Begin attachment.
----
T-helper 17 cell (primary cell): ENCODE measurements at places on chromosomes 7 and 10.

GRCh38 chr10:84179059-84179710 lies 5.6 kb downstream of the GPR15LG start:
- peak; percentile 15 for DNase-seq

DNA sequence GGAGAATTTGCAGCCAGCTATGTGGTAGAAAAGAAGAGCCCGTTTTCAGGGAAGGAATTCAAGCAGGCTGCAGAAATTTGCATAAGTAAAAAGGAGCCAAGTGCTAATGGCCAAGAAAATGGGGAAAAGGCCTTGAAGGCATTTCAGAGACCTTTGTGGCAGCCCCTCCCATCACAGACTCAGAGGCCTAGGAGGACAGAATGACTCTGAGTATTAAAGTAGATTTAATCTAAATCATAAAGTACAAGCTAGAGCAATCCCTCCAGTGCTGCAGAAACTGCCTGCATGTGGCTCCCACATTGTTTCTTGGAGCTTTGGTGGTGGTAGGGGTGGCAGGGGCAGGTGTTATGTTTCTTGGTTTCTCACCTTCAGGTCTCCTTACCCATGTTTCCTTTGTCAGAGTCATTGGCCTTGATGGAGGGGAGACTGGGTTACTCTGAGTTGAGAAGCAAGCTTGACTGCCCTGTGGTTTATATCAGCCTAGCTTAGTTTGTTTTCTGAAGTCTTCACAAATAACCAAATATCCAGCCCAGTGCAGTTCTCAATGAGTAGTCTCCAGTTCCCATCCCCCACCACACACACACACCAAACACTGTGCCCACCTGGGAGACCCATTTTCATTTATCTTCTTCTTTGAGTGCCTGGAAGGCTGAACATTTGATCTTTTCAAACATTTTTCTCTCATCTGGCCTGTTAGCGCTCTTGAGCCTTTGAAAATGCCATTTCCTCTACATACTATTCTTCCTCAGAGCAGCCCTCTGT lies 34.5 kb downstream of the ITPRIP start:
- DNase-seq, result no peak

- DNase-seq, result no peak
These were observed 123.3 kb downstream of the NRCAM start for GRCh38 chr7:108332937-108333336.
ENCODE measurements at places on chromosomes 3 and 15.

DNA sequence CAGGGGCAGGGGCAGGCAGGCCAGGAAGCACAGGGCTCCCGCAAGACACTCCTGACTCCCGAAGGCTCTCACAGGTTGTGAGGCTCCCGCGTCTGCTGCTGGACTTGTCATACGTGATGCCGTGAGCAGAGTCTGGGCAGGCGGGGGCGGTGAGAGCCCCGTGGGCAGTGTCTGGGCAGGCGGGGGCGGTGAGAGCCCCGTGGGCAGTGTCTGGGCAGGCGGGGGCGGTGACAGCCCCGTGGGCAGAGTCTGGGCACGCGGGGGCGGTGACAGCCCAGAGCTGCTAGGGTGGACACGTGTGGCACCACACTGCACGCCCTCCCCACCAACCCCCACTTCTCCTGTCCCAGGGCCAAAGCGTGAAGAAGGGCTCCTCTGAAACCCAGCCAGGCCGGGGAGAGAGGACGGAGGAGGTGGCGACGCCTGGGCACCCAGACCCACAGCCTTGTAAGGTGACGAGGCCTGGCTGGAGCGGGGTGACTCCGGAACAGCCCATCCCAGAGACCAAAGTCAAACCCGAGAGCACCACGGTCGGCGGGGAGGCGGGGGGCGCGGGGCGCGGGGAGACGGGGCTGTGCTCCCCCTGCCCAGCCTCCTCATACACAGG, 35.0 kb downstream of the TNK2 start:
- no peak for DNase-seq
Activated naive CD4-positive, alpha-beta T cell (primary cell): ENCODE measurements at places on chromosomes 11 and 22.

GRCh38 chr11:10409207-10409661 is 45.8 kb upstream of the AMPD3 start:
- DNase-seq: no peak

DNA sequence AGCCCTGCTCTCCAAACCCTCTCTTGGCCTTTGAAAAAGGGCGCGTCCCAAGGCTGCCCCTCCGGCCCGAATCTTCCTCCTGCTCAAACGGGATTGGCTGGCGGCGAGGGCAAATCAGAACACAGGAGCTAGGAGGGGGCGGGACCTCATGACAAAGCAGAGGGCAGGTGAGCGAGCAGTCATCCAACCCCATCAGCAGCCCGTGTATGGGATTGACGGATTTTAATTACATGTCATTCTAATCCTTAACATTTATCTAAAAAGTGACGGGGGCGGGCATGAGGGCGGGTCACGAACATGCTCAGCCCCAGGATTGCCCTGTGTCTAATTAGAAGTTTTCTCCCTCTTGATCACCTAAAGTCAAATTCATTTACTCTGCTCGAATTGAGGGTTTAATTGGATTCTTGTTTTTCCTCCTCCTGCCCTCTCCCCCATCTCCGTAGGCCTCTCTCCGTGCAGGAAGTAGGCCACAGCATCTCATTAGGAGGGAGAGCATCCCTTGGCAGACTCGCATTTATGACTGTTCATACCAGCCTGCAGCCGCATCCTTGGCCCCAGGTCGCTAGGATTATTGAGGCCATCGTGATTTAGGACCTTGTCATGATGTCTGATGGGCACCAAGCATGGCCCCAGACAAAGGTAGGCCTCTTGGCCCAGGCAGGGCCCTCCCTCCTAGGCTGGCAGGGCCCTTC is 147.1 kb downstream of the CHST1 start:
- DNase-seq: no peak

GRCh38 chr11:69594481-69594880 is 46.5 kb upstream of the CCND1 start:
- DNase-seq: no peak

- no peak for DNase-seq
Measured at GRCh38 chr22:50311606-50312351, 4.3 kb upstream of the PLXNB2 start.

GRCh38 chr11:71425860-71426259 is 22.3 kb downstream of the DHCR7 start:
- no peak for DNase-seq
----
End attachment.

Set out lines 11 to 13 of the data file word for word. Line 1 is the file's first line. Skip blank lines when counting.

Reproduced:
Activated naive CD4-positive, alpha-beta T cell (primary cell): ENCODE measurements at places on chromosomes 11 and 22.

GRCh38 chr11:10409207-10409661 is 45.8 kb upstream of the AMPD3 start:
- DNase-seq: no peak